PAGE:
The clock strikes three, in the morning, and little puffy eyelids still flutter in deep slumber. On the other side of town, in the forest, or what is left of it, a small shape is rapidly growing. Right now, it’s not really a threat. Atleast not yet.
The year is 2050. Nairobi feels like a gigantic robot, the houses within its belly operating like well-oiled automated machines. A woman in one of these houses is darting furiously between the coffee maker and the electric cooker. It’s all futile really, nothing can go wrong in that kitchen. Rhoda, the chef, won’t let it. A growing whirring within her body elongates her arms simultaneously. She flips the pancakes to a perfection and switches off the coffee maker as she pours two cups. The woman smiles. Rhoda has a sense of humor for a robot.
“Lenana, wake up!” His mother continuously shakes him up.
“Why didn’t he wake me up?” Lenana groans, pointing at the robot next to his bed, its clocky face staring right at him.
“I switched him off Lenny. You can’t be having all your conversations with a robot, son.”
” But mom, he was helping me with my homework,” Lenana whines.
” Which you finished.” His mother finishes making up the bed, turns the robot to the wall and sighs guiltily. It shouldn’t be like this, she thinks. She should be the one helping her son out with homework like her parents did with her but it’s not that easy anymore. She sighs again, heavily this time. Lenana will have to do with the two capable robots for the time being. The robots she specifically made for her five year old son.
“Mom, please hand me my project, ” Lenana points at the top drawer. Clocky always tucks him in and makes sure his homework is safely put, always at the top drawer.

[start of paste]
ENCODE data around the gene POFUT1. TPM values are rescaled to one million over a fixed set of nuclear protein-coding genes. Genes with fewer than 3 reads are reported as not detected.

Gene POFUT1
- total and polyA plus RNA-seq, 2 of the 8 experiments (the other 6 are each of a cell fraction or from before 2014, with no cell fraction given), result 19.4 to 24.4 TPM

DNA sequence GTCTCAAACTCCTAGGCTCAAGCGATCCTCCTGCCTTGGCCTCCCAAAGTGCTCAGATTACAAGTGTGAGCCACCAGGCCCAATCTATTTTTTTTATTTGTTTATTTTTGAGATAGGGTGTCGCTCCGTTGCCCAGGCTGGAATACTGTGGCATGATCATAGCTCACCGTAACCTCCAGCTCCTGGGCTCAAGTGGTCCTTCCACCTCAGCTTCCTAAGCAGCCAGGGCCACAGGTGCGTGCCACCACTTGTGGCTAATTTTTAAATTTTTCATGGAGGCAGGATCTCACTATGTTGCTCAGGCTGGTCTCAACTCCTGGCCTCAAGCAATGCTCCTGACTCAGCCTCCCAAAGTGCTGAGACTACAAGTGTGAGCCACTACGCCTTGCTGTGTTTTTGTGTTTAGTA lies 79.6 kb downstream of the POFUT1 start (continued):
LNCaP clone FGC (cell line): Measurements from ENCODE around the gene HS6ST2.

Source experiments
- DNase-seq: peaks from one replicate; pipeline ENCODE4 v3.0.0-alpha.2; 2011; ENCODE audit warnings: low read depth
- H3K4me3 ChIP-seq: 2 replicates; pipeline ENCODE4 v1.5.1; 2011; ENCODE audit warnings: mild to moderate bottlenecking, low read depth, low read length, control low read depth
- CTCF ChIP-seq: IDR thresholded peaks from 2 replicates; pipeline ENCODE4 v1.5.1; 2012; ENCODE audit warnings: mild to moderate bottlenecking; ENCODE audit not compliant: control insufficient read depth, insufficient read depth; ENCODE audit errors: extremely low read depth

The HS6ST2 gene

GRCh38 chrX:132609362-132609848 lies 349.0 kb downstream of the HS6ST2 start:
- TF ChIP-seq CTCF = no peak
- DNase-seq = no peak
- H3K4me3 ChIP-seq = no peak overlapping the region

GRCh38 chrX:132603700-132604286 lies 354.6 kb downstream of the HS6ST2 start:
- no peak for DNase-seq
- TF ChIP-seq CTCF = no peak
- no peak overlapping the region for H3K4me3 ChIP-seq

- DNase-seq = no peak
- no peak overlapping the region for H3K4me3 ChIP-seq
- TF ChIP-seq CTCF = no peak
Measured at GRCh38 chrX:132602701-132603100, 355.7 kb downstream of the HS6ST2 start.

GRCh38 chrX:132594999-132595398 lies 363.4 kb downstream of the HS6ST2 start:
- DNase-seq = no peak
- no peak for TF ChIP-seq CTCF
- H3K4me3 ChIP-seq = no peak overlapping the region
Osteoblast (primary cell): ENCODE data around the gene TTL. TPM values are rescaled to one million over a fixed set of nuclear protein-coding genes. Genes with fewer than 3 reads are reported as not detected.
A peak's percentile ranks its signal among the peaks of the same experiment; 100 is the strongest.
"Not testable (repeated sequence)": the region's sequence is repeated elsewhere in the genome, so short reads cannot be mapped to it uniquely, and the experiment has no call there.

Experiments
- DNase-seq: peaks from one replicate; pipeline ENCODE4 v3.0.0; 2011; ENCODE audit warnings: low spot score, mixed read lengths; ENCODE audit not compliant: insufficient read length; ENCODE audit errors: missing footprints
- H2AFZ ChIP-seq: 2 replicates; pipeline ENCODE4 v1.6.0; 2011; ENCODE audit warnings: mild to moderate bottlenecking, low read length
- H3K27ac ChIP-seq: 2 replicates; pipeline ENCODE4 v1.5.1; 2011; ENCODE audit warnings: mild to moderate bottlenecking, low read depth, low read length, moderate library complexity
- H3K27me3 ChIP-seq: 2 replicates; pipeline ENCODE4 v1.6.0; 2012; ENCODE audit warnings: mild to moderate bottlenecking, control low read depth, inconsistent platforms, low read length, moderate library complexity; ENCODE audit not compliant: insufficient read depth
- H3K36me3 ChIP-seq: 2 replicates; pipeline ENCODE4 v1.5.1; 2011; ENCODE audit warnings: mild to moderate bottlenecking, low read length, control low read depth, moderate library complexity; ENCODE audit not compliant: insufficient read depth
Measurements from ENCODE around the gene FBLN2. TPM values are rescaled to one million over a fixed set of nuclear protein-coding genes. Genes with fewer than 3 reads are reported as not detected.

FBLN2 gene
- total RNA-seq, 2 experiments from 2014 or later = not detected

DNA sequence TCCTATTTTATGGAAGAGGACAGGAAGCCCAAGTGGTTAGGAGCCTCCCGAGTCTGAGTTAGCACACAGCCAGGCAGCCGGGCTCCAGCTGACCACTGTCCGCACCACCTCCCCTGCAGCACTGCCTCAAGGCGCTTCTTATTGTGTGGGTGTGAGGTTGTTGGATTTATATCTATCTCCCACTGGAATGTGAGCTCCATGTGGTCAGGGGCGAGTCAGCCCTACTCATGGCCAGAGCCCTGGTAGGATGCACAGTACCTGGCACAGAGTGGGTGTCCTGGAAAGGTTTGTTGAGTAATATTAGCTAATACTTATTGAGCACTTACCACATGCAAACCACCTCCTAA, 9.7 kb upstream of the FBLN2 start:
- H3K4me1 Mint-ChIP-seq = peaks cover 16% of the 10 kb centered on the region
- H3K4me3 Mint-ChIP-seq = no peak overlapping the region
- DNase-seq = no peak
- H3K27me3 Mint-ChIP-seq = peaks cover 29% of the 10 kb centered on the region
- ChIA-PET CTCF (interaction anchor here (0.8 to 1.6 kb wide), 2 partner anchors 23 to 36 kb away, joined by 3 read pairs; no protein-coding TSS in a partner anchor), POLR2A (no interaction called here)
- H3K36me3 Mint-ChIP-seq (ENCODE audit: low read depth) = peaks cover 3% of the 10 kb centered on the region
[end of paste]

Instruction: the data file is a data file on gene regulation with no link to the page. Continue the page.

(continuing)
It’s a huge 3D illustration of a smiling Planet Earth on a glass like canvas. Lenana has named it ‘Long, long ago’ in wobbly pencil, something he hardly uses anymore. Planet Earth is all blue and green until small holes start appearing from the top spreading downwards. Like thick porridge coming to the boil. The holes become bigger and bigger until she bursts open like labour come too soon. Now the whole canvas is littered with reds and browns, just not the tranquil blue and green. At the top somewhere on the huge canvas, Mt.Kilimanjaro glistens proudly and briefly then completely melts into oblivion in a single second. Tiny LED arrows lead his mother to a huge green mass teeming with all kinds of animal life. Atleast that is what she gathers from the many incorporated animal and nature sounds. Suddenly, there’s an almost painful static sound. The green mass wobbles, the sounds start to go faint. The huge green mass changes in an instant to black. There’s no sound. Only a desert in its place.
“I’m presenting this today mom,” Lenana interjects proudly. “It’s about how much our environment has changed since before I was born.” He’s smiling. His mother is not. The canvas is still changing. A million dots are moving rapidly from one side of the canvas to the other. The path is marked The Mara. “That’s the Wildebeest Migration that you told me about,” Lenana explains. ” Do you miss it mom?”
But before his mother answers him, the dots completely disappear in a flash of red. Only a landscape of dirty brown and a deep gaping hole where the river was is now left. The illustration starts to dim and hums slowly back to the smiling complete Planet Earth.
“Wow! Did Clocky help with this?” She’s trying to tame a runaway tear.
“Yes ,” Lenana answers quietly, ” but mostly from the stories you tell me. Before they disappeared.”
On the other side, the shape is still growing. Its small red eyes dart hungrily to the pile of plastic dumped minutes ago by the garbage truck. It wobbles unsteadily on still growing hind legs and starts gobbling the plastic down in a frenzy. Almost like it needs the plastic to survive, to live. And like a child’s imagination coming to life, it grows to its full size. Hind legs are fully formed, a full body of black mass glistens with life, rather waste, and its red eyes zoom fully from the heady intake of carbon dioxide and methane in the air. Ah! So much of it. It opens its smelly great mouth and howls in pleasure. Pollution has never felt and tasted so good. Let the rampage begin.